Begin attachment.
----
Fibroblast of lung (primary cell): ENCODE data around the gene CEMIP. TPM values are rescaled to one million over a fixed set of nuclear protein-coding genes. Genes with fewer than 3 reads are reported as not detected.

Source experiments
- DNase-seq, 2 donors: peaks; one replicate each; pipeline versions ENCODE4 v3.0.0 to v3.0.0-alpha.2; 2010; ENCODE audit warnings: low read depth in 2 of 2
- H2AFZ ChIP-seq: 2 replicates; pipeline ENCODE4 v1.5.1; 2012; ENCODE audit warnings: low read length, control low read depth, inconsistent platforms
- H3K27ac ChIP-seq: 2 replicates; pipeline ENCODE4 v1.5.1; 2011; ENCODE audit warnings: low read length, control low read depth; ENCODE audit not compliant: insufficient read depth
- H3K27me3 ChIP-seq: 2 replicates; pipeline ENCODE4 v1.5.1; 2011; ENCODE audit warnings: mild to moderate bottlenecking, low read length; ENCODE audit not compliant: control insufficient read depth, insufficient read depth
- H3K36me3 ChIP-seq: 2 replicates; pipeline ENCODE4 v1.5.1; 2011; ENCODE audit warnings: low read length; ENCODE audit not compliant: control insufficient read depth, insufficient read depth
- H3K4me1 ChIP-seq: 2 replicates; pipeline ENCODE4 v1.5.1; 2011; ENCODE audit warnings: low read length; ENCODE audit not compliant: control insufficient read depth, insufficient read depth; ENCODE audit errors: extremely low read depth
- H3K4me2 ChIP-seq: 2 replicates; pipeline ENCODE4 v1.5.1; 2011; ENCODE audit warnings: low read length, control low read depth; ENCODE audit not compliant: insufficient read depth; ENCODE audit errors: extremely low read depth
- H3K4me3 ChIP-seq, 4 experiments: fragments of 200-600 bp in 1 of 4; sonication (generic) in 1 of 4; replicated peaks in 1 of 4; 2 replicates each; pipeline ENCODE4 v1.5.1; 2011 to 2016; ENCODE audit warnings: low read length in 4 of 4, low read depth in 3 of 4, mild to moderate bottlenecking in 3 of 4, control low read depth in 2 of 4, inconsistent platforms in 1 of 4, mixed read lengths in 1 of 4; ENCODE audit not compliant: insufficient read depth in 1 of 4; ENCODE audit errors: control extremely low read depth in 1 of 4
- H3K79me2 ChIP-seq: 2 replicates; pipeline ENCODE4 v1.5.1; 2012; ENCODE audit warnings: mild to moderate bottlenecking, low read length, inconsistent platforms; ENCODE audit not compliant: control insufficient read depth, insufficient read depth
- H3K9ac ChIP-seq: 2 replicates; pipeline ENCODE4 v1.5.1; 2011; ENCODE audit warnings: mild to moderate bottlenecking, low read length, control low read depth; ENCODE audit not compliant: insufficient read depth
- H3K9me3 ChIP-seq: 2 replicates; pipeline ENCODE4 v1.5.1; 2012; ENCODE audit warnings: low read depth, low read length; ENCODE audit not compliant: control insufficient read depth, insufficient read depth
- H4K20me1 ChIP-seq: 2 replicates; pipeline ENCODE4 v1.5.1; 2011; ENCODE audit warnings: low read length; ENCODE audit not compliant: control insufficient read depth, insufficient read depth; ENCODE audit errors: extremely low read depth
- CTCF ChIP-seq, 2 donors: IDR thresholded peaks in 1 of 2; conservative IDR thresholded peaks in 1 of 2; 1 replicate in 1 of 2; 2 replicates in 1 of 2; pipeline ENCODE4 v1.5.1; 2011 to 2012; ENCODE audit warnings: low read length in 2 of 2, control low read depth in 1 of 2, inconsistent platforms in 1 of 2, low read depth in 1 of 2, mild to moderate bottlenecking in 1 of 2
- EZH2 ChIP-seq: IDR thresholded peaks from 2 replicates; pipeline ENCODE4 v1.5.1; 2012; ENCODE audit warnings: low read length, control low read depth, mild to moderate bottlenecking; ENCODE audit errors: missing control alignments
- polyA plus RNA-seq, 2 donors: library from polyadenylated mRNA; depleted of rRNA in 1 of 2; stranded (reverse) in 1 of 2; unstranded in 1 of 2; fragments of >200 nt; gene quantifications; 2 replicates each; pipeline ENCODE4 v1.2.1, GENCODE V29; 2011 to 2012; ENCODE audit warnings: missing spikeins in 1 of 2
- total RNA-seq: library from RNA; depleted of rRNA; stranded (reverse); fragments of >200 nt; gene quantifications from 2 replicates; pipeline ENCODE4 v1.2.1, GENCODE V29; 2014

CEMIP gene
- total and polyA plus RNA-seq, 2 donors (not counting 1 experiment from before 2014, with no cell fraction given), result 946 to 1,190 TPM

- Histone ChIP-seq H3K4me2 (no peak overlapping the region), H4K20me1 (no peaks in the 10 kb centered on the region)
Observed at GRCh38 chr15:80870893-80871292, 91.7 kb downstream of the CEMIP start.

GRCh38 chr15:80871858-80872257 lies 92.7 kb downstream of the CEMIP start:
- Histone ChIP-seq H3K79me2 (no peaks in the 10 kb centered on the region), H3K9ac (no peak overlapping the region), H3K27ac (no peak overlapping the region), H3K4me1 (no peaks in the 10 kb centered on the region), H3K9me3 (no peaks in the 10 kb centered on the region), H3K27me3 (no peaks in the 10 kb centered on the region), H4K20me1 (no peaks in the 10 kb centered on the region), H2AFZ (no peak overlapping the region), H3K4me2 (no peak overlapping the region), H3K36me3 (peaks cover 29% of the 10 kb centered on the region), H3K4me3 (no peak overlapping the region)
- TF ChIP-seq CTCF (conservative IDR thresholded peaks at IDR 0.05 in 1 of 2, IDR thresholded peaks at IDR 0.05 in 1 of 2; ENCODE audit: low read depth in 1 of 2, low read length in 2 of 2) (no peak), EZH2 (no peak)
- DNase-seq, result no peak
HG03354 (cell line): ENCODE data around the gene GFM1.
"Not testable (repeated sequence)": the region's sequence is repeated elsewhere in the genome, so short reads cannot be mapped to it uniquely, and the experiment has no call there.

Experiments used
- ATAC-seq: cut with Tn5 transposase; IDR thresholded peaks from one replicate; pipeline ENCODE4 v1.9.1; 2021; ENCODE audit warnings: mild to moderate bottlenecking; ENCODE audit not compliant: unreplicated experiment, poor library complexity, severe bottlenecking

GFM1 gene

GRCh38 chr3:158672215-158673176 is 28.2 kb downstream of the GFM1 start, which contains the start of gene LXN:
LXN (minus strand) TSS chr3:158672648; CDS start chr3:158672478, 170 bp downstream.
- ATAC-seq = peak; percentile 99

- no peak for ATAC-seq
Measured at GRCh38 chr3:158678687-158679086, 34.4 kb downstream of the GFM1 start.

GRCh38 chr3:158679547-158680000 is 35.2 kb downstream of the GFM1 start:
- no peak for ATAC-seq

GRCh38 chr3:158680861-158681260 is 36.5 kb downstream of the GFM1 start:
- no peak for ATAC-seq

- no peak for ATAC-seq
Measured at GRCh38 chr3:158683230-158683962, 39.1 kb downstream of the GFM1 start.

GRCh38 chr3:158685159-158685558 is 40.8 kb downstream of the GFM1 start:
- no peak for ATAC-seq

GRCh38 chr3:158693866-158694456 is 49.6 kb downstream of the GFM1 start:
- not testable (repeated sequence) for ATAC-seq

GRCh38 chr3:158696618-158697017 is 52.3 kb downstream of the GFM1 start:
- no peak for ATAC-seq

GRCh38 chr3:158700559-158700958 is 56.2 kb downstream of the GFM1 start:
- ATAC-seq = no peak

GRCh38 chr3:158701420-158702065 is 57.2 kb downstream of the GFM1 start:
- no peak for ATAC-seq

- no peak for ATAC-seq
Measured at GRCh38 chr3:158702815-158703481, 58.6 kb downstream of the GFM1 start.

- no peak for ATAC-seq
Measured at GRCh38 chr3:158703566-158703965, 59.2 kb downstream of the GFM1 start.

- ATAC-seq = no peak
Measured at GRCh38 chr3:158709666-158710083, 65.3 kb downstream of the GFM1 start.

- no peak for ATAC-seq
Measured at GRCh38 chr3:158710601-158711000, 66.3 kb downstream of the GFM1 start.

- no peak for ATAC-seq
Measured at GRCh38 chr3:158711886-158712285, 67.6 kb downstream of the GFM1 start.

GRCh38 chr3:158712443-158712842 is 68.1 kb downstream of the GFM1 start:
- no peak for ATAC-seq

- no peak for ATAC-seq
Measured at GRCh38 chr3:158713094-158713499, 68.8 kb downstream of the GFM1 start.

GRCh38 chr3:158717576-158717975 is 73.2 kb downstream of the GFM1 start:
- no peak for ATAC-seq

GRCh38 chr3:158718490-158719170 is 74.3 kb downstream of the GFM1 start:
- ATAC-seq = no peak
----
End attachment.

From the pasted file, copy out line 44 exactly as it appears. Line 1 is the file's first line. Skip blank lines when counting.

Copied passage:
- no peak for ATAC-seq